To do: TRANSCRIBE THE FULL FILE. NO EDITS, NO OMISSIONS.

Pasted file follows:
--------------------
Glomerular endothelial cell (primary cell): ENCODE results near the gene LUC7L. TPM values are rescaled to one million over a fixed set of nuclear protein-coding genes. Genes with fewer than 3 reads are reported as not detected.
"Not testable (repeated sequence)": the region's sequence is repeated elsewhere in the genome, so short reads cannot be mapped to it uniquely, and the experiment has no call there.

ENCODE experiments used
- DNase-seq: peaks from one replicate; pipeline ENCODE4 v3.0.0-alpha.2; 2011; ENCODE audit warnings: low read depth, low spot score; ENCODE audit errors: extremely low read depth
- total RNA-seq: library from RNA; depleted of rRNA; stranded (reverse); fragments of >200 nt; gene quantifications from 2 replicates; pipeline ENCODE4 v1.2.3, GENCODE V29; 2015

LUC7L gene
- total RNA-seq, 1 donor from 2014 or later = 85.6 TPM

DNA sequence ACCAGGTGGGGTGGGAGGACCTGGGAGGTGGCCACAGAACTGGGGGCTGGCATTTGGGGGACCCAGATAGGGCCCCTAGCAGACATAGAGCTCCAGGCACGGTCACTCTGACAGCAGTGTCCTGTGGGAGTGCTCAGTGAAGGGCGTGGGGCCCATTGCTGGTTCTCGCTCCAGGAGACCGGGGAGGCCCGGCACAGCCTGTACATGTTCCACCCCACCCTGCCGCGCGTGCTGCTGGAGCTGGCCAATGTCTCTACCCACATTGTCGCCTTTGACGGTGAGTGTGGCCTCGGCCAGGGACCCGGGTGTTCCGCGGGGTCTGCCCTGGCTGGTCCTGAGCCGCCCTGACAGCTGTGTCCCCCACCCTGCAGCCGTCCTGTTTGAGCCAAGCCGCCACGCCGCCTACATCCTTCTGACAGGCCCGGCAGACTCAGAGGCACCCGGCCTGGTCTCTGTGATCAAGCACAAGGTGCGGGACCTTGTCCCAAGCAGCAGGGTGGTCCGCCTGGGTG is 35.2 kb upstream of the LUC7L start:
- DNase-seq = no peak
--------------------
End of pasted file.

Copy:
Glomerular endothelial cell (primary cell): ENCODE results near the gene LUC7L. TPM values are rescaled to one million over a fixed set of nuclear protein-coding genes. Genes with fewer than 3 reads are reported as not detected.
"Not testable (repeated sequence)": the region's sequence is repeated elsewhere in the genome, so short reads cannot be mapped to it uniquely, and the experiment has no call there.

ENCODE experiments used
- DNase-seq: peaks from one replicate; pipeline ENCODE4 v3.0.0-alpha.2; 2011; ENCODE audit warnings: low read depth, low spot score; ENCODE audit errors: extremely low read depth
- total RNA-seq: library from RNA; depleted of rRNA; stranded (reverse); fragments of >200 nt; gene quantifications from 2 replicates; pipeline ENCODE4 v1.2.3, GENCODE V29; 2015

LUC7L gene
- total RNA-seq, 1 donor from 2014 or later = 85.6 TPM

DNA sequence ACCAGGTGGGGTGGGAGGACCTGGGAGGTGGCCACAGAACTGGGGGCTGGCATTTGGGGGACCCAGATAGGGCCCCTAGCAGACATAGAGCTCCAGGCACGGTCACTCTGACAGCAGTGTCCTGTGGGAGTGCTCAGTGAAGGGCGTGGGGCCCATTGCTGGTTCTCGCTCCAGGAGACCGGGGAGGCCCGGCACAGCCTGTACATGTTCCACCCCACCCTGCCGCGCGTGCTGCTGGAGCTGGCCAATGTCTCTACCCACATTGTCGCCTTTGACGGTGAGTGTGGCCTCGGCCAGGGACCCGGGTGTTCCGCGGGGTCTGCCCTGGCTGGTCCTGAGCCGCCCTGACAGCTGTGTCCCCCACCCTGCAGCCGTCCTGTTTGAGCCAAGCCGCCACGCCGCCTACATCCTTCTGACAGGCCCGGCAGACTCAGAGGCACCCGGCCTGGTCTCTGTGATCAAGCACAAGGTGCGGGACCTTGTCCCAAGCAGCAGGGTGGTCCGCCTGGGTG is 35.2 kb upstream of the LUC7L start:
- DNase-seq = no peak